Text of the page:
I’ve been curious lately, with the updates to the MacBook Pro lineup, whether I’d risk buying one again. The smaller MacBooks are looking more and more attractive to me, as I primarily use the portable for travel.
But I’m really afraid of a repeat of last year’s MacBook Pro Whine fiasco. I have been seeing a lot fewer complaints, and hearing more stories of “resolution” when the problems do crop up, but Apple has evidently still failed to address the core problem.
Sergey Tsalkov writes about his experience earlier this year which mirrors mine almost exactly from a year previous, except he decided to give up and get his money back, while I pressed on for months to reach a resolution.
Though I did end up mostly satisfied with my MacBook Pro, I can tell it’s a problem that’s been masked more than it’s been fixed. For instance mine still makes the nasty noise, it’s just a lot quieter (so much so that, I honestly am not bothered by it 99% of the time). But when I plug it into a sound system in a conference room, the tell-tale noise comes buzzing across the PA. Then my blood starts to boil again. My $2500 noisemaker becomes a lot less charming.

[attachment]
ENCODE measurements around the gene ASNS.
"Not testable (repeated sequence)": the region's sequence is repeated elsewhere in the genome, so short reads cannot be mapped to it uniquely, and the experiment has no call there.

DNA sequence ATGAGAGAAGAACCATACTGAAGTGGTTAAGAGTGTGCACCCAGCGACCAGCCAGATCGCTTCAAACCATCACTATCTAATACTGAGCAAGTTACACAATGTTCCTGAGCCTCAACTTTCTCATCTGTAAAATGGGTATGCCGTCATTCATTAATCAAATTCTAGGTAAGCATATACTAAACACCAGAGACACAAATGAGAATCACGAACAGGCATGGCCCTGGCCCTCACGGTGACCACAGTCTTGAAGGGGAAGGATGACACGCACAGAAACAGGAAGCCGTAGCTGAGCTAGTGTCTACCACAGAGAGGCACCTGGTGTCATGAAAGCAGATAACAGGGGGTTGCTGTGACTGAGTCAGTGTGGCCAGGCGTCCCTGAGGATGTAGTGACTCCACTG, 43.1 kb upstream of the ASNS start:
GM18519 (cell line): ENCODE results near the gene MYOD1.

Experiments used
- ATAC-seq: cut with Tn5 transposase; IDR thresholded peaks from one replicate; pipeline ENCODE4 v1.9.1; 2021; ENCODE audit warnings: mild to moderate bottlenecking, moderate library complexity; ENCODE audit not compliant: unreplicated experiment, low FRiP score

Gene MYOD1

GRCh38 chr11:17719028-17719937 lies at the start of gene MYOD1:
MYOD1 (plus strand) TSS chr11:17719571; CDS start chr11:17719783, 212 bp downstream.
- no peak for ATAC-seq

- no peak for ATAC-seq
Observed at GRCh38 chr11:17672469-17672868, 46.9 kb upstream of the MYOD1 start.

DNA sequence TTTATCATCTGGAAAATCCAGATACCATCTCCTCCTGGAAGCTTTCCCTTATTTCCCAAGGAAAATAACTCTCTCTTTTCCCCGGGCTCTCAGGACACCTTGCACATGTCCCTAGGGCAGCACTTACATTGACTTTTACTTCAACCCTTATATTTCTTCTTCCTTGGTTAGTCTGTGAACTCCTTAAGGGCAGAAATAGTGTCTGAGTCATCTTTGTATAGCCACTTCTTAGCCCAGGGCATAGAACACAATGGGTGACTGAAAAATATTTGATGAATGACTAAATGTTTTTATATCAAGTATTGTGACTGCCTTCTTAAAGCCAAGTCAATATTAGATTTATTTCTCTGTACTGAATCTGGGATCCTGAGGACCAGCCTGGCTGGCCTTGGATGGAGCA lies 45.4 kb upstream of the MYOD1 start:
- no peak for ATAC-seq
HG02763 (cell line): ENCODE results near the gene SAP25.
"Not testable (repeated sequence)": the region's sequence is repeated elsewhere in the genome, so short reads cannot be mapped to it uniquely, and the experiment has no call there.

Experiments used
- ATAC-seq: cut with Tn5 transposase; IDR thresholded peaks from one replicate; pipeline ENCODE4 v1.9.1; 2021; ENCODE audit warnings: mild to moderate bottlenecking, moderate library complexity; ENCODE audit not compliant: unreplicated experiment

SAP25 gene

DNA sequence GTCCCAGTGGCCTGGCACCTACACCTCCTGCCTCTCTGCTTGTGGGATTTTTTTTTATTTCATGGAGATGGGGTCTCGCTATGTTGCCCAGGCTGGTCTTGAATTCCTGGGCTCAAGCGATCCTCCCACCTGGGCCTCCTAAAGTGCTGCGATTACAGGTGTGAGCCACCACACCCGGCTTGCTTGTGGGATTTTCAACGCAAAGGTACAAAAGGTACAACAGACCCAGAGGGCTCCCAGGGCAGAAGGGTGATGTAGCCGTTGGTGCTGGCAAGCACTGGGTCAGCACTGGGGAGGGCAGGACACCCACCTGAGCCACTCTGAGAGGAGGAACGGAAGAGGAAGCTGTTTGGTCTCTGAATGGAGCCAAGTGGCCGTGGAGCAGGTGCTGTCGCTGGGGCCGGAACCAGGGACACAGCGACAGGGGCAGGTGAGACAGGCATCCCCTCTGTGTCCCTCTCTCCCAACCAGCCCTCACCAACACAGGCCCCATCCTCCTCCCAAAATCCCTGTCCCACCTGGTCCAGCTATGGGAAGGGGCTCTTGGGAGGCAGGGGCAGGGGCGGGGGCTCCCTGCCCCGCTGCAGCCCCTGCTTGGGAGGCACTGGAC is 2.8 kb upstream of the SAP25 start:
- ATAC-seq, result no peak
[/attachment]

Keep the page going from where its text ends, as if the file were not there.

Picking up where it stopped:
If Sergey’s experience is at all typical, then many MacBook and MacBook Pro owners are still experiencing this defect. A defect in a product whose public image exudes quality and perfectionism. If on the other hand his experience is no longer typical, then replacing it with a guaranteed top-quality product should have been automatic and quick.
All MacBook owners should have the same experience, otherwise the viral nature of marketing is lost. We all talk about the products we love, some of us more than others. These days I tell people that if they buy a MacBook or MacBook pro, it will probably be a fine product. I hate having to qualify my recommendations like this. It’s a qualification I never make when endorsing the iPod, Mac OS X, the Tom Tom, my favorite bands, or my favorite restaurants. The fact that I finally got a MacBook Pro with tolerable noise levels in 2006, but that Sergey couldn’t get one in 2007, betrays a lingering problem.
If it’s possible to produce high quality MacBooks, then everybody who pays full price should get one. Anything less is a disgrace.
(Also: I have heard a bit of feedback from various sources about how the “core problem” is not easy to fix. I empathize. But fixing hard problems is what you do when you’re the innovation leader for an industry and are working with a product surrounded by billions of dollars in revenue. Fix the damn problem!)